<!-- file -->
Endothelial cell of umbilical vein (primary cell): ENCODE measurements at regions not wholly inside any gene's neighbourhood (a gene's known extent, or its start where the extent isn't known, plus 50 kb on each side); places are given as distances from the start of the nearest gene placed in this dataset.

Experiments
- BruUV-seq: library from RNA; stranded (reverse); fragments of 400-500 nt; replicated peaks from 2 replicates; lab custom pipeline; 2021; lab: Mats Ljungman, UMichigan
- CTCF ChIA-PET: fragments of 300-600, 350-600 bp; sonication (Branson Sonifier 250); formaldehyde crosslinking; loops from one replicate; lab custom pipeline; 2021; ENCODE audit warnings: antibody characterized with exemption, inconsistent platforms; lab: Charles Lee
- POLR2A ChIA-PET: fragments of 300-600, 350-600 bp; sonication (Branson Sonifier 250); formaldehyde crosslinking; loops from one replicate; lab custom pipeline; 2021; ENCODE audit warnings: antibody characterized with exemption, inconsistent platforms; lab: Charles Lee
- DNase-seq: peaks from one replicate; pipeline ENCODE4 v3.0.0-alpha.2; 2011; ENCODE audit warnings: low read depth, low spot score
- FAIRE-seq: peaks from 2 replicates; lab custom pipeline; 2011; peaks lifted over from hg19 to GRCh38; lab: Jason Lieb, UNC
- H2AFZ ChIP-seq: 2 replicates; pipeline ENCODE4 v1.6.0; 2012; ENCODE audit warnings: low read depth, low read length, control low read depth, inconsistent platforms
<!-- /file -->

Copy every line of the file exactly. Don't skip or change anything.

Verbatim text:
Endothelial cell of umbilical vein (primary cell): ENCODE measurements at regions not wholly inside any gene's neighbourhood (a gene's known extent, or its start where the extent isn't known, plus 50 kb on each side); places are given as distances from the start of the nearest gene placed in this dataset.

Experiments
- BruUV-seq: library from RNA; stranded (reverse); fragments of 400-500 nt; replicated peaks from 2 replicates; lab custom pipeline; 2021; lab: Mats Ljungman, UMichigan
- CTCF ChIA-PET: fragments of 300-600, 350-600 bp; sonication (Branson Sonifier 250); formaldehyde crosslinking; loops from one replicate; lab custom pipeline; 2021; ENCODE audit warnings: antibody characterized with exemption, inconsistent platforms; lab: Charles Lee
- POLR2A ChIA-PET: fragments of 300-600, 350-600 bp; sonication (Branson Sonifier 250); formaldehyde crosslinking; loops from one replicate; lab custom pipeline; 2021; ENCODE audit warnings: antibody characterized with exemption, inconsistent platforms; lab: Charles Lee
- DNase-seq: peaks from one replicate; pipeline ENCODE4 v3.0.0-alpha.2; 2011; ENCODE audit warnings: low read depth, low spot score
- FAIRE-seq: peaks from 2 replicates; lab custom pipeline; 2011; peaks lifted over from hg19 to GRCh38; lab: Jason Lieb, UNC
- H2AFZ ChIP-seq: 2 replicates; pipeline ENCODE4 v1.6.0; 2012; ENCODE audit warnings: low read depth, low read length, control low read depth, inconsistent platforms